When you are using a collection of objects e.g. using a java.util.Set of persistable Hibernate objects etc. It is easy to implement these methods incorrectly and consequently your program can behave strangely and also is hard to debug. So, you can expect these questions in your interviews.
== [ shallow comparison ] equals( ) [deep comparison ] The == returns true, if the variable reference points to the same object in memory. This is a “shallow comparison”. The equals() – returns the results of running the equals() method of a user supplied class, which compares the attribute values. The equals() … Click here to continue reading.
Avoid nested loops where possible (e.g. for loop within another for loop etc) and instead make use of an appropriate java collection.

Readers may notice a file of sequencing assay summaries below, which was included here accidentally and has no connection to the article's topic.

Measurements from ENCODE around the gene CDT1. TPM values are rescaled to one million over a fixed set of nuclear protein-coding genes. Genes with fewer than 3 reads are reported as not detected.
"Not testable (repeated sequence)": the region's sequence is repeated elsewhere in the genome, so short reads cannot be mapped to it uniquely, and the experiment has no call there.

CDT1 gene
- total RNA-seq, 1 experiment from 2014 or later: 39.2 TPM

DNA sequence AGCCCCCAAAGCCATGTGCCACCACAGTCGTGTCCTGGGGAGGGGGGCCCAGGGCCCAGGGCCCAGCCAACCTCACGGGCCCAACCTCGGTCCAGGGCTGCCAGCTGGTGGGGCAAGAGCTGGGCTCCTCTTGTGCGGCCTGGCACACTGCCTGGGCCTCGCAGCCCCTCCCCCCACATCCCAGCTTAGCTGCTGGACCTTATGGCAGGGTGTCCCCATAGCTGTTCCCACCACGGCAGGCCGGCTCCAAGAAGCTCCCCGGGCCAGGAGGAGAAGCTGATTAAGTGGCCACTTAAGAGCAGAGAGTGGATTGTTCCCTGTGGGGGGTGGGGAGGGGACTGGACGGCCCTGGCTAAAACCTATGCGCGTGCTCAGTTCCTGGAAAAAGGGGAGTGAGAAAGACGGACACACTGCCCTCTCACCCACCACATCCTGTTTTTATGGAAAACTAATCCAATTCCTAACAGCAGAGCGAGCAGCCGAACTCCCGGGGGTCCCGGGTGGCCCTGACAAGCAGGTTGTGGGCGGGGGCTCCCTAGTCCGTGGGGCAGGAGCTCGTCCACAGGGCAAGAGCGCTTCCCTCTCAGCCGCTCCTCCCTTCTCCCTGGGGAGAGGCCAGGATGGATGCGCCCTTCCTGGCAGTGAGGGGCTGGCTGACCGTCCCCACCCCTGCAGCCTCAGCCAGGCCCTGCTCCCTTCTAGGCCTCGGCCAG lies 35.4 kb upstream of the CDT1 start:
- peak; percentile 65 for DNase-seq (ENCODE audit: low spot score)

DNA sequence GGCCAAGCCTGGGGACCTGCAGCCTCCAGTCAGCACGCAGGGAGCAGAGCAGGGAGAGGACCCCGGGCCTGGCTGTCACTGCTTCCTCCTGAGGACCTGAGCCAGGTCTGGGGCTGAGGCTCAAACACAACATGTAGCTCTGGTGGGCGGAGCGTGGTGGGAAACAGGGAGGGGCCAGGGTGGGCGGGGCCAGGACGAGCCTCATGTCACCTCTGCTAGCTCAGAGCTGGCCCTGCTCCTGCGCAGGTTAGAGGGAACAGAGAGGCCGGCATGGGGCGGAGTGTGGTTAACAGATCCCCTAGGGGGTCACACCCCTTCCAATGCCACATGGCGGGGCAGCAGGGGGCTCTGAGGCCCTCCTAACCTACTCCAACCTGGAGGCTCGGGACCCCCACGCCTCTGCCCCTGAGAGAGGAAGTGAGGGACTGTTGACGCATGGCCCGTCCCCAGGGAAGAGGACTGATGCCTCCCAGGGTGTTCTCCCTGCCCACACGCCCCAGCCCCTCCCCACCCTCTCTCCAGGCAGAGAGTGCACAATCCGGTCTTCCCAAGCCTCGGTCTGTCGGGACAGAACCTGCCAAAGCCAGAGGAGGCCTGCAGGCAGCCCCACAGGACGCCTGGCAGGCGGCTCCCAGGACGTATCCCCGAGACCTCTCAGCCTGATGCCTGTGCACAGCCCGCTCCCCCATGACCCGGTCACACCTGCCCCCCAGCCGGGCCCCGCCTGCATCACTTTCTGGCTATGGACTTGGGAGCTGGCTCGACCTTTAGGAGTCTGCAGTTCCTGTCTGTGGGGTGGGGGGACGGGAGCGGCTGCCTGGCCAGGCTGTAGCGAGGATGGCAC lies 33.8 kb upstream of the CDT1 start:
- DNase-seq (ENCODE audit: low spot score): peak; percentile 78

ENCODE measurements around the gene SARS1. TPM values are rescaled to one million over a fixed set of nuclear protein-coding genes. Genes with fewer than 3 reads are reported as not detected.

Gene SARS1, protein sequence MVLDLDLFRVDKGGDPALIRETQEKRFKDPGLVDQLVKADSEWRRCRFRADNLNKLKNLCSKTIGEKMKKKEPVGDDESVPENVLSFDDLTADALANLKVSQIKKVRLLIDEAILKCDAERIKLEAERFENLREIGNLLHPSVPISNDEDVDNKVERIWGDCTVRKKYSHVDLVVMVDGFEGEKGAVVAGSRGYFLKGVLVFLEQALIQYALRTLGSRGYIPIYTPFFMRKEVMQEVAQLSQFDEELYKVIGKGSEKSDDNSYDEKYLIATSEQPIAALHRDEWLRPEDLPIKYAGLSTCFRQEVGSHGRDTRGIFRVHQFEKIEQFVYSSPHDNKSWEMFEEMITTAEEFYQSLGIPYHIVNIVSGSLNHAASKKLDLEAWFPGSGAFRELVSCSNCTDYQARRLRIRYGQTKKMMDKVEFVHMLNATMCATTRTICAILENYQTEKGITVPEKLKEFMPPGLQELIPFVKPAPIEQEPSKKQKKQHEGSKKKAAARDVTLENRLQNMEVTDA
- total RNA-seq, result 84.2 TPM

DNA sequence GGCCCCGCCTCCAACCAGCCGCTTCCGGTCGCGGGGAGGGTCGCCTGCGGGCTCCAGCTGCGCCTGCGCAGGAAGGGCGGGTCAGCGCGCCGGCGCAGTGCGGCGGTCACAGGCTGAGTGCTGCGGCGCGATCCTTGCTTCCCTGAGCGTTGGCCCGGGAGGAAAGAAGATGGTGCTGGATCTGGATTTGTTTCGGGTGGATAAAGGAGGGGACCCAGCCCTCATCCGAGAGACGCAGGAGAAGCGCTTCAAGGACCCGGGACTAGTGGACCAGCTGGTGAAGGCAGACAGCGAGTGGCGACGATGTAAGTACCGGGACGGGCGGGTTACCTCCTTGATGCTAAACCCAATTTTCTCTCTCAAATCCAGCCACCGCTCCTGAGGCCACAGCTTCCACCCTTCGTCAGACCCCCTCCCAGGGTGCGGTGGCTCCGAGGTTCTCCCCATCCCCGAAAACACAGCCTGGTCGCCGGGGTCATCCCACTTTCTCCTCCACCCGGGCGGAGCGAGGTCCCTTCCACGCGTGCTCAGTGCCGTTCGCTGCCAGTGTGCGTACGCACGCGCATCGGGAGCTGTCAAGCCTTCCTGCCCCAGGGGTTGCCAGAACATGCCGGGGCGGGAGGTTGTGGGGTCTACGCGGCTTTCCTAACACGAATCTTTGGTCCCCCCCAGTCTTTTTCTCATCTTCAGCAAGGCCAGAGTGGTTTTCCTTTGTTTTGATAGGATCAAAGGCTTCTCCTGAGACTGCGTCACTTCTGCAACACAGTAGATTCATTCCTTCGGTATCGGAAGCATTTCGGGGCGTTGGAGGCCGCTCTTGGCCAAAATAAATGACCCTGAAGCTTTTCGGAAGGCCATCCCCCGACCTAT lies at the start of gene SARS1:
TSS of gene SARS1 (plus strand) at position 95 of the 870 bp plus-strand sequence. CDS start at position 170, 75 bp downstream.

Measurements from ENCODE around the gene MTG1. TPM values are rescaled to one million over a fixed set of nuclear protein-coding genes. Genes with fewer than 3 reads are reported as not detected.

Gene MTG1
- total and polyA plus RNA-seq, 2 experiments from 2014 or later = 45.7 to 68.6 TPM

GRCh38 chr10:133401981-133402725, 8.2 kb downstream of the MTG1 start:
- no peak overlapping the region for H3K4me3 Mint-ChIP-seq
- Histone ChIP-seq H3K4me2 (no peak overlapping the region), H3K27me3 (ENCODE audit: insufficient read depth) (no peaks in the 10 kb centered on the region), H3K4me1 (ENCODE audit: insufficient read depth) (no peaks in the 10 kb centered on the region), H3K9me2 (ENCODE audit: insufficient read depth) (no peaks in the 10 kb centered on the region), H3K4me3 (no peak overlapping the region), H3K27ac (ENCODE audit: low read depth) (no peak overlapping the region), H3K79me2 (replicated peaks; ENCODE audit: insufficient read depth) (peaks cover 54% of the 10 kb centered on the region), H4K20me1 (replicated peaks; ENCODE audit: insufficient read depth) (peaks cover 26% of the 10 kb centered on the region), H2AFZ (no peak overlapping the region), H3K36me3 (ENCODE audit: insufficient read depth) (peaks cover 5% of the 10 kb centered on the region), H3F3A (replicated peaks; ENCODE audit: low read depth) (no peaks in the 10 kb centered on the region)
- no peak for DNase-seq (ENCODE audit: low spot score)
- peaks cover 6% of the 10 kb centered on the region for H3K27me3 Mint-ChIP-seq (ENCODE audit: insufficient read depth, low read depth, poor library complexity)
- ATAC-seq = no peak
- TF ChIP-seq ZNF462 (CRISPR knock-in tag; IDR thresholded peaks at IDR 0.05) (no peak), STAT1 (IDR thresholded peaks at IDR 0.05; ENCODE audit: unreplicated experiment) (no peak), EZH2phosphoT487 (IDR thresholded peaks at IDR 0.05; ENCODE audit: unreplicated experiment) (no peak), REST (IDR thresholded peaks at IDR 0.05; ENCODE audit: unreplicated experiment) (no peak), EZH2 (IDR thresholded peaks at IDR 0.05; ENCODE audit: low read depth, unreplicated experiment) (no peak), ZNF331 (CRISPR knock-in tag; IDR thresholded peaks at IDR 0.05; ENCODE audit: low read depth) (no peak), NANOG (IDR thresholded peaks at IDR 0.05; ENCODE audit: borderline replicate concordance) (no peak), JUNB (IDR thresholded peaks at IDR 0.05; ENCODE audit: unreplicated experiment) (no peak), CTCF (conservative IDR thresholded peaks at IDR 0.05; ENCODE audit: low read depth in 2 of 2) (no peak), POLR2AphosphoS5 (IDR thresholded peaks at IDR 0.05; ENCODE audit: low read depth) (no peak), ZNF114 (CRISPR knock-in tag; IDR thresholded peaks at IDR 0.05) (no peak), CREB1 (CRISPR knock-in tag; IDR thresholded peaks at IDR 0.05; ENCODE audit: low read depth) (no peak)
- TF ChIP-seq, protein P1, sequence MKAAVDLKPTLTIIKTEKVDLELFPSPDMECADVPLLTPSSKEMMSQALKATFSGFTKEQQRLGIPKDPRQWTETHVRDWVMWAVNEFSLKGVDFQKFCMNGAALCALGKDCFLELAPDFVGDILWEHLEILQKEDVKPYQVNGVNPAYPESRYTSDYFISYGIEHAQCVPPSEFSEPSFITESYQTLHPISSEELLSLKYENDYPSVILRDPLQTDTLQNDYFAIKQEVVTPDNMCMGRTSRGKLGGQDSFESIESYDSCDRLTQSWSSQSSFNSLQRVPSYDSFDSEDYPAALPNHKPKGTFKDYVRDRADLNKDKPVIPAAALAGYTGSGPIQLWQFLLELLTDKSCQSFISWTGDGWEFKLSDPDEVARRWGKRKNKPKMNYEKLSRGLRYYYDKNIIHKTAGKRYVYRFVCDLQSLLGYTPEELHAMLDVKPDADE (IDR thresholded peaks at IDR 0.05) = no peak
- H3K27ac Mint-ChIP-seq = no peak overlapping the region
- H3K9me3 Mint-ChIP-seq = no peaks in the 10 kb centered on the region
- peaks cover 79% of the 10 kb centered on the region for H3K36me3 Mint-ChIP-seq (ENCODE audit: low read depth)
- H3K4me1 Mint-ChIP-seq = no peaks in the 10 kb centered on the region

Some of the above mentioned features like searching, sorting, shuffling, immutability etc are achieved with java.util.Collections class and java.util.Arrays utility classes. The great majority of these implementations are provided via static factory methods in a single, non-instantiable (i.e. private constrctor) class. Speaking of static factory methods, they are an alternative to creating objects through constructors. Unlike constructors, static factory methods are not required to create a new object (i.e. a duplicate object) each time they are invoked (e.g. immutable instances can be cached) and also they have a more meaningful names like valueOf, instanceOf, asList etc. For example:
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The java.util.ListIterator is an iterator for lists that allows the programmer to traverse the list in either direction (i.e. forward and or backward) and modify the list during iteration.
What are the benefits of the Java Collections Framework? Collections framework provides flexibility, performance, and robustness.